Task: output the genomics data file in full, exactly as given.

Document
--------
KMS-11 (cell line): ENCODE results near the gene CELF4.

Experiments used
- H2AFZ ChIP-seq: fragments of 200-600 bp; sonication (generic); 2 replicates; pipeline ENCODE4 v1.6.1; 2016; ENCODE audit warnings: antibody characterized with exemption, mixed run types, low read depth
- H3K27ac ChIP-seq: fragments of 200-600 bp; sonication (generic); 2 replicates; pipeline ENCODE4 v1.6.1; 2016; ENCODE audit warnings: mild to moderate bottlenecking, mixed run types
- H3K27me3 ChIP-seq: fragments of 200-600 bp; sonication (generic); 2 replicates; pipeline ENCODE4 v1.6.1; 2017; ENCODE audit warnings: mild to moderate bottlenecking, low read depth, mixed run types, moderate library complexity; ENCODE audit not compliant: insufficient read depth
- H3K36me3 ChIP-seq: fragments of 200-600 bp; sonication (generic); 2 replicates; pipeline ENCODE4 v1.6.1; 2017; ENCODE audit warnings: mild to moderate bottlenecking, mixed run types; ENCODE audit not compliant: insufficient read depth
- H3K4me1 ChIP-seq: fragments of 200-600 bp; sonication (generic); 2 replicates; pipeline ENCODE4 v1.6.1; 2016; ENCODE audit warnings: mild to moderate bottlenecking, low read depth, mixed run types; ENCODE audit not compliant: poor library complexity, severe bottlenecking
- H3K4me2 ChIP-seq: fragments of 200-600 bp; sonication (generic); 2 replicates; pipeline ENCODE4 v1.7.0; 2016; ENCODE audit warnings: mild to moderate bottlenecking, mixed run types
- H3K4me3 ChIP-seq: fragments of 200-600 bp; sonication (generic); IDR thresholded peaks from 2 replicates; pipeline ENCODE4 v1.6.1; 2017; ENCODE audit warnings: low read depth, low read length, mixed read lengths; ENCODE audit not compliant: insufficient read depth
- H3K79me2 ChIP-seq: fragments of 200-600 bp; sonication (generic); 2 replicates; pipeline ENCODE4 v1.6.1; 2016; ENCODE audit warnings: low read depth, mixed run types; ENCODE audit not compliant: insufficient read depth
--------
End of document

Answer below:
KMS-11 (cell line): ENCODE results near the gene CELF4.

Experiments used
- H2AFZ ChIP-seq: fragments of 200-600 bp; sonication (generic); 2 replicates; pipeline ENCODE4 v1.6.1; 2016; ENCODE audit warnings: antibody characterized with exemption, mixed run types, low read depth
- H3K27ac ChIP-seq: fragments of 200-600 bp; sonication (generic); 2 replicates; pipeline ENCODE4 v1.6.1; 2016; ENCODE audit warnings: mild to moderate bottlenecking, mixed run types
- H3K27me3 ChIP-seq: fragments of 200-600 bp; sonication (generic); 2 replicates; pipeline ENCODE4 v1.6.1; 2017; ENCODE audit warnings: mild to moderate bottlenecking, low read depth, mixed run types, moderate library complexity; ENCODE audit not compliant: insufficient read depth
- H3K36me3 ChIP-seq: fragments of 200-600 bp; sonication (generic); 2 replicates; pipeline ENCODE4 v1.6.1; 2017; ENCODE audit warnings: mild to moderate bottlenecking, mixed run types; ENCODE audit not compliant: insufficient read depth
- H3K4me1 ChIP-seq: fragments of 200-600 bp; sonication (generic); 2 replicates; pipeline ENCODE4 v1.6.1; 2016; ENCODE audit warnings: mild to moderate bottlenecking, low read depth, mixed run types; ENCODE audit not compliant: poor library complexity, severe bottlenecking
- H3K4me2 ChIP-seq: fragments of 200-600 bp; sonication (generic); 2 replicates; pipeline ENCODE4 v1.7.0; 2016; ENCODE audit warnings: mild to moderate bottlenecking, mixed run types
- H3K4me3 ChIP-seq: fragments of 200-600 bp; sonication (generic); IDR thresholded peaks from 2 replicates; pipeline ENCODE4 v1.6.1; 2017; ENCODE audit warnings: low read depth, low read length, mixed read lengths; ENCODE audit not compliant: insufficient read depth
- H3K79me2 ChIP-seq: fragments of 200-600 bp; sonication (generic); 2 replicates; pipeline ENCODE4 v1.6.1; 2016; ENCODE audit warnings: low read depth, mixed run types; ENCODE audit not compliant: insufficient read depth